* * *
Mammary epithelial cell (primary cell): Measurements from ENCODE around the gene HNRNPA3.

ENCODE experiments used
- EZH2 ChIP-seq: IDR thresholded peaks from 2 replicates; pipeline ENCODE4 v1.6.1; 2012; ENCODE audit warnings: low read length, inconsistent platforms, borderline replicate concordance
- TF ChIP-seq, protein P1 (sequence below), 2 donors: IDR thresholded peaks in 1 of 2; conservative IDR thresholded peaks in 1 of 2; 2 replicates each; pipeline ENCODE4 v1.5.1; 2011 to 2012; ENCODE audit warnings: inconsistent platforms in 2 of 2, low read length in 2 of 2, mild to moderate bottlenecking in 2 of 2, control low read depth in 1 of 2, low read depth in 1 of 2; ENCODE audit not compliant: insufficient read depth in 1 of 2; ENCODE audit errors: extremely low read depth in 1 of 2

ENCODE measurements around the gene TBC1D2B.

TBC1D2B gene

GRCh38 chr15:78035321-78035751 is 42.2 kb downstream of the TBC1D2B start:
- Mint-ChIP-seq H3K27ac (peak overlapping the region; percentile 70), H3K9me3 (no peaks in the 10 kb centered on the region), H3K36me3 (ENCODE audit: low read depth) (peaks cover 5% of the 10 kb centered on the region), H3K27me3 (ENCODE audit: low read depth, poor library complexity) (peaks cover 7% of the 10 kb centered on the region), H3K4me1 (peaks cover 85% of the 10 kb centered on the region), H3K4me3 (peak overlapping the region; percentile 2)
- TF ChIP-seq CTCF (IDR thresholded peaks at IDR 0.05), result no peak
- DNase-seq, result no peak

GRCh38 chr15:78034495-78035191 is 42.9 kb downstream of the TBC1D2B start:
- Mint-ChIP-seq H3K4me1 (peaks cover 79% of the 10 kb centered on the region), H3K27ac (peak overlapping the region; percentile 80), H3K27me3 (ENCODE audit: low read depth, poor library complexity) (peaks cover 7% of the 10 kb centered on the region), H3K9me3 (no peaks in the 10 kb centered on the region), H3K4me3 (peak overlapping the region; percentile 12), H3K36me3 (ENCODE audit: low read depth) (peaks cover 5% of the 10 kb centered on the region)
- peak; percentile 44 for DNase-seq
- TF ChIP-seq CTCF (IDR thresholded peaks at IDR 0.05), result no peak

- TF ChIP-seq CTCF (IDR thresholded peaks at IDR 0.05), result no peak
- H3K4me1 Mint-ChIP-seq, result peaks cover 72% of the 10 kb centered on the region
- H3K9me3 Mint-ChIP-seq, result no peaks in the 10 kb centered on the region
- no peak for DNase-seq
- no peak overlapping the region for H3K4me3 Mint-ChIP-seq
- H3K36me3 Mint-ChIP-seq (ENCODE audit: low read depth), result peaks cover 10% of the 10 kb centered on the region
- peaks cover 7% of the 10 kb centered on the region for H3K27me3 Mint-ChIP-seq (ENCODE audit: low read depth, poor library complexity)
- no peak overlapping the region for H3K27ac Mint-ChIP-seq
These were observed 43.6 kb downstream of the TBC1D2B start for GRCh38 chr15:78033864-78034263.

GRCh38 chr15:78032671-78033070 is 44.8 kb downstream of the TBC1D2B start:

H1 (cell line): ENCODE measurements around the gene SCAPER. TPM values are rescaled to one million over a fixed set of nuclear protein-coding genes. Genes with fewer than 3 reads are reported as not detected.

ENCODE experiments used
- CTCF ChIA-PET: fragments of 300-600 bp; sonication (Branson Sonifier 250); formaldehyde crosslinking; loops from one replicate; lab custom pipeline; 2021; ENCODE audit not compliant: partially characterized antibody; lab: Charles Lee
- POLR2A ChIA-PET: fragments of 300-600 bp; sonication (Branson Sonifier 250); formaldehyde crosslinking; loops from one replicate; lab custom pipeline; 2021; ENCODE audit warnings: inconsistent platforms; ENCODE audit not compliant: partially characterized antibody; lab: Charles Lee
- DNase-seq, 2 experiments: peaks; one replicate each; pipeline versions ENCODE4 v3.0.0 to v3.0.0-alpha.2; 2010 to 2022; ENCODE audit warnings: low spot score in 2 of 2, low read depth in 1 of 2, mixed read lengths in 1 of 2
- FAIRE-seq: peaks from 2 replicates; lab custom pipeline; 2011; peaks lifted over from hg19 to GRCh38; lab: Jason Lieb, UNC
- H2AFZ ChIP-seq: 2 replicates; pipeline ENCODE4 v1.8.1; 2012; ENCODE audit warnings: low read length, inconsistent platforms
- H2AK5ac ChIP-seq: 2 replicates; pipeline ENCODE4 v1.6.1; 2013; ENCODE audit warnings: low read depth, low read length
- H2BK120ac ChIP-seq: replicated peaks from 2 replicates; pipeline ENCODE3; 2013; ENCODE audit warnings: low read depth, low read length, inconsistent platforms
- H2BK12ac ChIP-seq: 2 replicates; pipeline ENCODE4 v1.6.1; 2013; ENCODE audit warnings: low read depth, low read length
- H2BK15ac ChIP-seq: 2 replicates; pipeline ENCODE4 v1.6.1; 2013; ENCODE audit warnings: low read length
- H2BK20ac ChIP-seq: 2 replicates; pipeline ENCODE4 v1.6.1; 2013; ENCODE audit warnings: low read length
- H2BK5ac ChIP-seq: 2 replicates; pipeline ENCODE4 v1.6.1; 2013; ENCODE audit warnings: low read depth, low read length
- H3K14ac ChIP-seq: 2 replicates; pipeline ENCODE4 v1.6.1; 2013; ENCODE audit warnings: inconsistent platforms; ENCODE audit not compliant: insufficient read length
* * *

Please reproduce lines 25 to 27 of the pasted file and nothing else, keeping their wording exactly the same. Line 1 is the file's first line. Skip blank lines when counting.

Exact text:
H1 (cell line): ENCODE measurements around the gene SCAPER. TPM values are rescaled to one million over a fixed set of nuclear protein-coding genes. Genes with fewer than 3 reads are reported as not detected.

ENCODE experiments used
- CTCF ChIA-PET: fragments of 300-600 bp; sonication (Branson Sonifier 250); formaldehyde crosslinking; loops from one replicate; lab custom pipeline; 2021; ENCODE audit not compliant: partially characterized antibody; lab: Charles Lee